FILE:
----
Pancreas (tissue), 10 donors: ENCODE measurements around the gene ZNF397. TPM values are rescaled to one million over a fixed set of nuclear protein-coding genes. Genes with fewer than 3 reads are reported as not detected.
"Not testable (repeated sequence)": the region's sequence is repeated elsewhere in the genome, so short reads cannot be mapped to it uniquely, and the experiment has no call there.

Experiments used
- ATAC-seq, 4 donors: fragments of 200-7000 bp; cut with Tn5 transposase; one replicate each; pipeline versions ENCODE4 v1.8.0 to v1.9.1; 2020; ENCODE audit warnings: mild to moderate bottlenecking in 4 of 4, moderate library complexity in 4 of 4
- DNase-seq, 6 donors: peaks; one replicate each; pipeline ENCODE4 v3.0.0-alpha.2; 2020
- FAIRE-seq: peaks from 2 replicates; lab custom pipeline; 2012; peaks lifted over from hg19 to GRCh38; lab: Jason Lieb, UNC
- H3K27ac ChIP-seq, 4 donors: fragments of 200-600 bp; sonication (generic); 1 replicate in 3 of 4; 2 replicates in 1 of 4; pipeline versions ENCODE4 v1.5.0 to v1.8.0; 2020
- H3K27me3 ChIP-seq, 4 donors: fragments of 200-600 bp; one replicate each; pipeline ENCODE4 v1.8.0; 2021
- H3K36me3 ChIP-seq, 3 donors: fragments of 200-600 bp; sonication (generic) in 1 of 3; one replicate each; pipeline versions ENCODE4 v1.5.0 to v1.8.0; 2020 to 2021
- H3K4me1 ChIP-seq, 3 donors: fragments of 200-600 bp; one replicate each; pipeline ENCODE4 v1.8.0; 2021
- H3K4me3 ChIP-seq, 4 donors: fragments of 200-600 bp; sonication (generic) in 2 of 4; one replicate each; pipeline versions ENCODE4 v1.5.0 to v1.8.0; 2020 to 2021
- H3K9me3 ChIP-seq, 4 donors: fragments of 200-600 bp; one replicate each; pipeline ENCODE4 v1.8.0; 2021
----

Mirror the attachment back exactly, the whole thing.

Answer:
Pancreas (tissue), 10 donors: ENCODE measurements around the gene ZNF397. TPM values are rescaled to one million over a fixed set of nuclear protein-coding genes. Genes with fewer than 3 reads are reported as not detected.
"Not testable (repeated sequence)": the region's sequence is repeated elsewhere in the genome, so short reads cannot be mapped to it uniquely, and the experiment has no call there.

Experiments used
- ATAC-seq, 4 donors: fragments of 200-7000 bp; cut with Tn5 transposase; one replicate each; pipeline versions ENCODE4 v1.8.0 to v1.9.1; 2020; ENCODE audit warnings: mild to moderate bottlenecking in 4 of 4, moderate library complexity in 4 of 4
- DNase-seq, 6 donors: peaks; one replicate each; pipeline ENCODE4 v3.0.0-alpha.2; 2020
- FAIRE-seq: peaks from 2 replicates; lab custom pipeline; 2012; peaks lifted over from hg19 to GRCh38; lab: Jason Lieb, UNC
- H3K27ac ChIP-seq, 4 donors: fragments of 200-600 bp; sonication (generic); 1 replicate in 3 of 4; 2 replicates in 1 of 4; pipeline versions ENCODE4 v1.5.0 to v1.8.0; 2020
- H3K27me3 ChIP-seq, 4 donors: fragments of 200-600 bp; one replicate each; pipeline ENCODE4 v1.8.0; 2021
- H3K36me3 ChIP-seq, 3 donors: fragments of 200-600 bp; sonication (generic) in 1 of 3; one replicate each; pipeline versions ENCODE4 v1.5.0 to v1.8.0; 2020 to 2021
- H3K4me1 ChIP-seq, 3 donors: fragments of 200-600 bp; one replicate each; pipeline ENCODE4 v1.8.0; 2021
- H3K4me3 ChIP-seq, 4 donors: fragments of 200-600 bp; sonication (generic) in 2 of 4; one replicate each; pipeline versions ENCODE4 v1.5.0 to v1.8.0; 2020 to 2021
- H3K9me3 ChIP-seq, 4 donors: fragments of 200-600 bp; one replicate each; pipeline ENCODE4 v1.8.0; 2021